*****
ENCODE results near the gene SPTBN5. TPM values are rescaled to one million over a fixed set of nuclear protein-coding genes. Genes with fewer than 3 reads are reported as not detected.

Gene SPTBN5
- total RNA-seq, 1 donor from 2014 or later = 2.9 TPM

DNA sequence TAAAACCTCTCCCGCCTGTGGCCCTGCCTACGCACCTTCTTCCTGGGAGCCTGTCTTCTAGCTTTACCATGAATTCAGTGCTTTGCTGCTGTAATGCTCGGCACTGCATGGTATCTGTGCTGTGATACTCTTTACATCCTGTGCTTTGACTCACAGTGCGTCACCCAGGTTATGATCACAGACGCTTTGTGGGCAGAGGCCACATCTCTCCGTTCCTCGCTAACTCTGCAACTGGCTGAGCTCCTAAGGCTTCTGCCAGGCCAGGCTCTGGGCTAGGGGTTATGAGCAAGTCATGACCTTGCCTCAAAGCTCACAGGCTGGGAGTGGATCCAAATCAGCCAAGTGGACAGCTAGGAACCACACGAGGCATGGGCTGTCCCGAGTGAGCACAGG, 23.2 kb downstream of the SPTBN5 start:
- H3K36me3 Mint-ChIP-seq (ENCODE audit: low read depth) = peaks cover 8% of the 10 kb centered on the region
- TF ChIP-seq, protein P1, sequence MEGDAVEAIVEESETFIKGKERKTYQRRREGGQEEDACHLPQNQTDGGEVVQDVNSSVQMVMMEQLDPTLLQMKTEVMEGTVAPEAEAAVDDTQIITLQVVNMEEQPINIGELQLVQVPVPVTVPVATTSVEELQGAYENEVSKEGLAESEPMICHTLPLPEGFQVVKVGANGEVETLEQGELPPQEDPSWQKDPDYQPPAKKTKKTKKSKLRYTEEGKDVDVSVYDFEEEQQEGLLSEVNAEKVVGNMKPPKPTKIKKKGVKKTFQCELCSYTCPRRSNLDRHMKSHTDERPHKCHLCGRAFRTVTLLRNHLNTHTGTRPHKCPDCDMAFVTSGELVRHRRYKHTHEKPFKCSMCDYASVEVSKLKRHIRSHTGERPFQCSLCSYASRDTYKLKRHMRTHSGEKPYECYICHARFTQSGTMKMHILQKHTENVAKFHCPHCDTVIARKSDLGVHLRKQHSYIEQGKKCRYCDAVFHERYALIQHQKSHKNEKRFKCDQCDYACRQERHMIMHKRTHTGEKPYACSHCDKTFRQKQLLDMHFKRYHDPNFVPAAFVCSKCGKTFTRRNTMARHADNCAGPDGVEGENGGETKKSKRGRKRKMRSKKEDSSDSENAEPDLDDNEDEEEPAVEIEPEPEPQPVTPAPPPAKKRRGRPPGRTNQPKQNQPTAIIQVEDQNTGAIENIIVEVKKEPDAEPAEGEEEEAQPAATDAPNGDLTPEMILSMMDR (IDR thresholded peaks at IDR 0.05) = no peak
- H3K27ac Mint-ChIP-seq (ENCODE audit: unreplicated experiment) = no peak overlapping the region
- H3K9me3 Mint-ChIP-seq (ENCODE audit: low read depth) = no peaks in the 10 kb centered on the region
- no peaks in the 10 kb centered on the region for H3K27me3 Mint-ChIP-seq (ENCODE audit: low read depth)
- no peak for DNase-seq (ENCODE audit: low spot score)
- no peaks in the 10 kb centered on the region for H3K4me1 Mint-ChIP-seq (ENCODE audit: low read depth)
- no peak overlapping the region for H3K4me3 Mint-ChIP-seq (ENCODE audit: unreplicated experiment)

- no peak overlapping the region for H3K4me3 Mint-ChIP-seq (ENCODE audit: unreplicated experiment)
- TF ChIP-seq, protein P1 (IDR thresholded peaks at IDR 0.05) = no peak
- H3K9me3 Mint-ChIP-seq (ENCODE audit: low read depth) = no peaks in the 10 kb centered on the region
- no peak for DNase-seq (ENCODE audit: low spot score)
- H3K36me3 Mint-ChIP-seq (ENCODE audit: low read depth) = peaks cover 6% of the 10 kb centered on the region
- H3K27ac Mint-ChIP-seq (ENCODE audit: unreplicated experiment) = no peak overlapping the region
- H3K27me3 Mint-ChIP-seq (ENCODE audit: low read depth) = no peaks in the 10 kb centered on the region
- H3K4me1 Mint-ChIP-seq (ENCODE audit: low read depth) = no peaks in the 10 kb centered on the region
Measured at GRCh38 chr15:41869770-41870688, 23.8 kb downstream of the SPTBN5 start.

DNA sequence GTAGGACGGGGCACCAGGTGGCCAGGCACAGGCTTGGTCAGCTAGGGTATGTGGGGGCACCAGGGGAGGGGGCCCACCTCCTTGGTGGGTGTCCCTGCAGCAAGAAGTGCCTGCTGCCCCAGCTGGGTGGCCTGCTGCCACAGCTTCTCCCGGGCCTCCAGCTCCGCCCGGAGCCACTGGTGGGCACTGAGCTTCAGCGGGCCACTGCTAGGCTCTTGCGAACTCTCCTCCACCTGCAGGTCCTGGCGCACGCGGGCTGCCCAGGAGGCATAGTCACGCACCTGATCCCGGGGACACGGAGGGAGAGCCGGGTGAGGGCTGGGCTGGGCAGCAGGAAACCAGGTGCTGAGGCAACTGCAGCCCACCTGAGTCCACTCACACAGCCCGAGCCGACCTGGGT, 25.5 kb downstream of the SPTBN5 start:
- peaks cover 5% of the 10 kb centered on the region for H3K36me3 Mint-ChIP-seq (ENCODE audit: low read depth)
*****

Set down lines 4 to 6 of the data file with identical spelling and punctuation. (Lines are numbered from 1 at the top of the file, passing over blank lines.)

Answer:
DNA sequence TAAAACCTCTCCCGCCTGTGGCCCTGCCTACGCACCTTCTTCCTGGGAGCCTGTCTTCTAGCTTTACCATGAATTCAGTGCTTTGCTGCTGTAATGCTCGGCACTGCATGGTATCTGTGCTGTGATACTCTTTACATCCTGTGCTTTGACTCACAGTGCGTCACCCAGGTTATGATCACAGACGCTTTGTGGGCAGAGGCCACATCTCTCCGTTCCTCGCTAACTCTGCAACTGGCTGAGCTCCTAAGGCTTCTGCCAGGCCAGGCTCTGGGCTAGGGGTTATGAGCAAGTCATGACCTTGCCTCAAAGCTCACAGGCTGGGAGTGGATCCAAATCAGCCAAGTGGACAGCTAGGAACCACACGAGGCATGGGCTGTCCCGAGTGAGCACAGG, 23.2 kb downstream of the SPTBN5 start:
- H3K36me3 Mint-ChIP-seq (ENCODE audit: low read depth) = peaks cover 8% of the 10 kb centered on the region
- TF ChIP-seq, protein P1, sequence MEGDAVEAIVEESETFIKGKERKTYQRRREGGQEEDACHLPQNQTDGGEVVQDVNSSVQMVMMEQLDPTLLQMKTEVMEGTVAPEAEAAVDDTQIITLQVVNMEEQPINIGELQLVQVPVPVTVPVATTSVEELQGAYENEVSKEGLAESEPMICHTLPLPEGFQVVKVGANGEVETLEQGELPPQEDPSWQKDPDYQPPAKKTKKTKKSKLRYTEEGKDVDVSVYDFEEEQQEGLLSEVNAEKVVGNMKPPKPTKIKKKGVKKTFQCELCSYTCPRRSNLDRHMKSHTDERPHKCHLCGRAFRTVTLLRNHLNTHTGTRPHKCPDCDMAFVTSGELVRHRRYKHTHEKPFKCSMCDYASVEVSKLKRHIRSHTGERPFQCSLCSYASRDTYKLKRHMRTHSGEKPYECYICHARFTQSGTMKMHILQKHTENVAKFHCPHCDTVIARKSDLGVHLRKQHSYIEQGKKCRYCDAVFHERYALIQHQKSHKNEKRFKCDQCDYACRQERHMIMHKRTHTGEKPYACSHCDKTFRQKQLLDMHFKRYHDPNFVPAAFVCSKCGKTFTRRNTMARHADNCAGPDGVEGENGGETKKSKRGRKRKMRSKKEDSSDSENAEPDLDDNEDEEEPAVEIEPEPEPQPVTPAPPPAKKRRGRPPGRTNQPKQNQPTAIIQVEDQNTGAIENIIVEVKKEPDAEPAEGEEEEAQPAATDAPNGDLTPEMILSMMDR (IDR thresholded peaks at IDR 0.05) = no peak